Thus saying, Mrs. Haller turned slowly away, and left the house before her sister, who was startled at this unexpected appeal, could sufficiently collect her senses to reply. Her real errand, or, rather, her principal errand to the house of Mrs. Williams, had been to ask for some food for her children. It was many weeks since her husband had contributed a single dollar towards the daily family expenses, and all the burden of their support devolved upon the wife and mother. Night and day, in pain, and exhaustion of body and mind, had she toiled to get food for those who looked up to her, but all her efforts were inadequate. Like thousands of others, when a girl, she had acquired an education that was more ornamental than useful. The consequence was, that she had no ready means of earning money. The wants of a family of children, had, it is true, given her some skill with her needle, but not of a kind that would enable her to earn much by sewing.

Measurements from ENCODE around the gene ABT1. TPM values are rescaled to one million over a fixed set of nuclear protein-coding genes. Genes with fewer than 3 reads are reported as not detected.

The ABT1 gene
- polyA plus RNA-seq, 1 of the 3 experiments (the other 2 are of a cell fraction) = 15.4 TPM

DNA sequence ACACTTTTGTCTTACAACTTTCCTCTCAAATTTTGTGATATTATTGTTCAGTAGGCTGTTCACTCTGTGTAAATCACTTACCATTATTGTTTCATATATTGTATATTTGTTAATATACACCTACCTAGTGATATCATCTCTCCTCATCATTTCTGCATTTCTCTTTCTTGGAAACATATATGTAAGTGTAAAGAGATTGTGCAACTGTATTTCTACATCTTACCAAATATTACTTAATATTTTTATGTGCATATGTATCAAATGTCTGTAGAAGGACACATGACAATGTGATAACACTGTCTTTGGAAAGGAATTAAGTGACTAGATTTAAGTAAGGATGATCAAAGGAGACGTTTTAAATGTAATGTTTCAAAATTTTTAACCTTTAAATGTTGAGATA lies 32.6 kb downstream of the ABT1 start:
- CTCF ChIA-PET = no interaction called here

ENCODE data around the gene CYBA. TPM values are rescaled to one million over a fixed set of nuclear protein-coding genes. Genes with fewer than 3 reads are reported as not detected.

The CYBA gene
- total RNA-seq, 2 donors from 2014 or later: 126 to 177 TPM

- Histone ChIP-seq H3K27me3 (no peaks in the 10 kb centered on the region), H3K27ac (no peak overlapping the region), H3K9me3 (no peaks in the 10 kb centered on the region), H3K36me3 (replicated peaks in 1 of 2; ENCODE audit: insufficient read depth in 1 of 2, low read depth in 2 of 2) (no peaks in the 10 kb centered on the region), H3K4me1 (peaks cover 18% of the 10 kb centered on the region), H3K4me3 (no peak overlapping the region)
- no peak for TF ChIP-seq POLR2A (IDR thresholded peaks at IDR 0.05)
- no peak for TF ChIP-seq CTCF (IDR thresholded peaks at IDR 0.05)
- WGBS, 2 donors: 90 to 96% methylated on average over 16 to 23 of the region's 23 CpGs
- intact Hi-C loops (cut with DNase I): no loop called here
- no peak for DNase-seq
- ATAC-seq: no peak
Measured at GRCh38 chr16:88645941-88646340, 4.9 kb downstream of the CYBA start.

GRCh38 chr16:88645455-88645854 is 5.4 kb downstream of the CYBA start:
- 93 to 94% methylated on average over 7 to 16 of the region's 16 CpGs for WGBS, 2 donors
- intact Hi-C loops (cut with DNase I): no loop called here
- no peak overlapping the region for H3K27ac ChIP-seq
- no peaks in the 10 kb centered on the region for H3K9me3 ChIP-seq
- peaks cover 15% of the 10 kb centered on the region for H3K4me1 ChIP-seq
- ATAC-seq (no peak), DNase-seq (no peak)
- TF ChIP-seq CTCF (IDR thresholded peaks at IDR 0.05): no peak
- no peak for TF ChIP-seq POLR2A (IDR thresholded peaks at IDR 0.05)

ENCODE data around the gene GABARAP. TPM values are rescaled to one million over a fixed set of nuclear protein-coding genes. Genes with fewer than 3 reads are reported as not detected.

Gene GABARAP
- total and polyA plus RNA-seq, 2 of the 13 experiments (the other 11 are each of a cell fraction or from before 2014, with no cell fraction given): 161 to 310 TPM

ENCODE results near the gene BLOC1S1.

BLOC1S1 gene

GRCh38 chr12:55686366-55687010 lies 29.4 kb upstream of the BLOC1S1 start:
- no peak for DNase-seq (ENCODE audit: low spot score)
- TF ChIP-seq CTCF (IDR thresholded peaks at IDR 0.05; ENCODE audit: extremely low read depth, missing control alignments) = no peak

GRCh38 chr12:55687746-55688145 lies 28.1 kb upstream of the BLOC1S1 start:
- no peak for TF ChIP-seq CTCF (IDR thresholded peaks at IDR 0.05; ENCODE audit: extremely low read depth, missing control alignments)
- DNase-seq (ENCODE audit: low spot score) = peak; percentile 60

She did, however, at first try what she could do by working for the cheap clothing-stores. But twelve-and-a-half cents a pair for pantaloons, ten cents for vests, and eight cents for shirts, yielded so little, that she was driven to something else. That something else was the washtub; over which, and the ironing-table, she toiled early and late, often ready to sink to the floor from exhaustion.

Of this, she said nothing to Mrs. Williams, who would have been terribly mortified at the idea of her sister, taking in washing for a support. The labour of one pair of hands in the wash-tub, was, however, unequal to the task of providing food for seven mouths, even of a very poor quality. Consequently, Mrs. Haller found the wants of her family pressing, every day, harder and harder upon the slender means by which they were supplied. Often, when she carried home her work, there was no food in the house, and often did she work half the night, so as to be able to take her clothes home early on the next day, and get the money she had earned to meet that day's wants.